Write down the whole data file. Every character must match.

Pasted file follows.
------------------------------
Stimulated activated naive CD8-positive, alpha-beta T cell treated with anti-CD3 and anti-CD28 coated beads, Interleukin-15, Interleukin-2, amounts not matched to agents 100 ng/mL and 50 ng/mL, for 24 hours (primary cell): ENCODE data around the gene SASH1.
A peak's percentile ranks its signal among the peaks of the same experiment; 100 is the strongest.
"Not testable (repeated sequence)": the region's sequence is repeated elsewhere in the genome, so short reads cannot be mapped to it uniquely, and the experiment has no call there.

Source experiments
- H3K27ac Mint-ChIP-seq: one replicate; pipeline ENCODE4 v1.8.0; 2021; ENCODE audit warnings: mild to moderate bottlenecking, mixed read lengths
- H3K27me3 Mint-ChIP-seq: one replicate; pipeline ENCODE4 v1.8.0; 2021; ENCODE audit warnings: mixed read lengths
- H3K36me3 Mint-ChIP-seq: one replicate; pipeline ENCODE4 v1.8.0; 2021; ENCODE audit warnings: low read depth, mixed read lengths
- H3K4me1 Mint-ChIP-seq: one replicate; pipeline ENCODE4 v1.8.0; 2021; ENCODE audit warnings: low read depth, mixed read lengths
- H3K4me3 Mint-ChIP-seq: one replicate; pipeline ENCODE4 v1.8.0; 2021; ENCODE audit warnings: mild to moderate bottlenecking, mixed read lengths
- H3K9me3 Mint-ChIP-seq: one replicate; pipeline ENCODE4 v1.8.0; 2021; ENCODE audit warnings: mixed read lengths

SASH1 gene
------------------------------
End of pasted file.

Stimulated activated naive CD8-positive, alpha-beta T cell treated with anti-CD3 and anti-CD28 coated beads, Interleukin-15, Interleukin-2, amounts not matched to agents 100 ng/mL and 50 ng/mL, for 24 hours (primary cell): ENCODE data around the gene SASH1.
A peak's percentile ranks its signal among the peaks of the same experiment; 100 is the strongest.
"Not testable (repeated sequence)": the region's sequence is repeated elsewhere in the genome, so short reads cannot be mapped to it uniquely, and the experiment has no call there.

Source experiments
- H3K27ac Mint-ChIP-seq: one replicate; pipeline ENCODE4 v1.8.0; 2021; ENCODE audit warnings: mild to moderate bottlenecking, mixed read lengths
- H3K27me3 Mint-ChIP-seq: one replicate; pipeline ENCODE4 v1.8.0; 2021; ENCODE audit warnings: mixed read lengths
- H3K36me3 Mint-ChIP-seq: one replicate; pipeline ENCODE4 v1.8.0; 2021; ENCODE audit warnings: low read depth, mixed read lengths
- H3K4me1 Mint-ChIP-seq: one replicate; pipeline ENCODE4 v1.8.0; 2021; ENCODE audit warnings: low read depth, mixed read lengths
- H3K4me3 Mint-ChIP-seq: one replicate; pipeline ENCODE4 v1.8.0; 2021; ENCODE audit warnings: mild to moderate bottlenecking, mixed read lengths
- H3K9me3 Mint-ChIP-seq: one replicate; pipeline ENCODE4 v1.8.0; 2021; ENCODE audit warnings: mixed read lengths

SASH1 gene